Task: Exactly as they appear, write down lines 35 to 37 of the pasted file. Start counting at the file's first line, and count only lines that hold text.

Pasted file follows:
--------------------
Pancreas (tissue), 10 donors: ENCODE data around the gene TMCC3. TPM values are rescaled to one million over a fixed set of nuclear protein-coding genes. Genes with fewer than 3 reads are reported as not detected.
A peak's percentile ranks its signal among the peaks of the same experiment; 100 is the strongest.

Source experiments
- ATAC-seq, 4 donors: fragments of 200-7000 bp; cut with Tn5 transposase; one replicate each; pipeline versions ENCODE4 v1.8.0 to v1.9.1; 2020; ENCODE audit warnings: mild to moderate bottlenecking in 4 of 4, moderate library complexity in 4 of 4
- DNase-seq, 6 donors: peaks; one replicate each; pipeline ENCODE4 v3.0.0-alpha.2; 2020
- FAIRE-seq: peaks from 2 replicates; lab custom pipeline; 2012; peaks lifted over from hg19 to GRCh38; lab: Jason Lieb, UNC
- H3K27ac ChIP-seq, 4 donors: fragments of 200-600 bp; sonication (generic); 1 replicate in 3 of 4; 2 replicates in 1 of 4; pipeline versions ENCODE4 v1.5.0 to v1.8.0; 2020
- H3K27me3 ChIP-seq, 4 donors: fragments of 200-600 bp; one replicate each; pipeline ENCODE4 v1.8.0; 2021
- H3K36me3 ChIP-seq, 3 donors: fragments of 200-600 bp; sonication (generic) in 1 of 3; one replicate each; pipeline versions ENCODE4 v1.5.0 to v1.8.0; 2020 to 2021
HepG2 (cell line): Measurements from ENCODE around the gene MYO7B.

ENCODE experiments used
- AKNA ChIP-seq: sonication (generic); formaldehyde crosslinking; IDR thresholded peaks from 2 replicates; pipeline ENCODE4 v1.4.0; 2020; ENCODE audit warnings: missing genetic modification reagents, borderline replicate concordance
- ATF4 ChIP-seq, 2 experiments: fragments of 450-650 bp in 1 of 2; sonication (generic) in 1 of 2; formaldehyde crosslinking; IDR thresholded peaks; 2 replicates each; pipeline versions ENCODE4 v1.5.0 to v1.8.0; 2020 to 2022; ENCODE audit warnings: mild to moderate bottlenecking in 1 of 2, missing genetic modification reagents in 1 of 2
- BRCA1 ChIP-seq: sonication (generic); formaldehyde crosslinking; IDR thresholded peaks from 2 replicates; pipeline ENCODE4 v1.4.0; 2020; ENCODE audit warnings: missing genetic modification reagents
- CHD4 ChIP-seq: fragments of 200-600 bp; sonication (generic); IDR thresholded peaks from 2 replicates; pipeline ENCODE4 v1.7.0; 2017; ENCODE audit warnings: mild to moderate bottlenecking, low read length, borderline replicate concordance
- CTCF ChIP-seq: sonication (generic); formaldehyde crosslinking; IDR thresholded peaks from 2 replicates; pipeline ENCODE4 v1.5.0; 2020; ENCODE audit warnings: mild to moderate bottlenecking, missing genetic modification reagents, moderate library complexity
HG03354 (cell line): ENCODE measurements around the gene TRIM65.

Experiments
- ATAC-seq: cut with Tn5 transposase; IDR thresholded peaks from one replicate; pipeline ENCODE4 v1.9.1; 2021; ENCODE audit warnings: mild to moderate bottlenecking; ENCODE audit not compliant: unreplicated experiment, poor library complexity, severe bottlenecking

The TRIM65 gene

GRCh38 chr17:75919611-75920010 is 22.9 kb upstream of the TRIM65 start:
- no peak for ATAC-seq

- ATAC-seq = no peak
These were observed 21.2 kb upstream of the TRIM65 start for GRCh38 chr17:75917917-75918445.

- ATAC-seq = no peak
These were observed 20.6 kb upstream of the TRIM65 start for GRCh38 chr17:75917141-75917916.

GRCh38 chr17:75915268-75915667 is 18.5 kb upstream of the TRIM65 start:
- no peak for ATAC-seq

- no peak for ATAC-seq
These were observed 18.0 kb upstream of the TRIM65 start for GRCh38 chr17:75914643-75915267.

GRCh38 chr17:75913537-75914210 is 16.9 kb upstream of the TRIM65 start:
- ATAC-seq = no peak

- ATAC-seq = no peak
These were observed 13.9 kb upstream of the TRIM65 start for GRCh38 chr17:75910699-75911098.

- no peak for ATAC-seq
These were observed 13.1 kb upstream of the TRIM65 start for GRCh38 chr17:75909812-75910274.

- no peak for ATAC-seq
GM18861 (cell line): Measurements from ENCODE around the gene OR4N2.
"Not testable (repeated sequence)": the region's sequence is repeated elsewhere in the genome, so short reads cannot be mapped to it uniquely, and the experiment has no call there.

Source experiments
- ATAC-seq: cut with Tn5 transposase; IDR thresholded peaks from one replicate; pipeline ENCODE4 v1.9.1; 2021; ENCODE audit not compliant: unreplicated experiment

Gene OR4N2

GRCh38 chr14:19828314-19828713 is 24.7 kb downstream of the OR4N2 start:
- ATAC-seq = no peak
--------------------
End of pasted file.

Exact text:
- no peak for ATAC-seq
These were observed 13.1 kb upstream of the TRIM65 start for GRCh38 chr17:75909812-75910274.

- no peak for ATAC-seq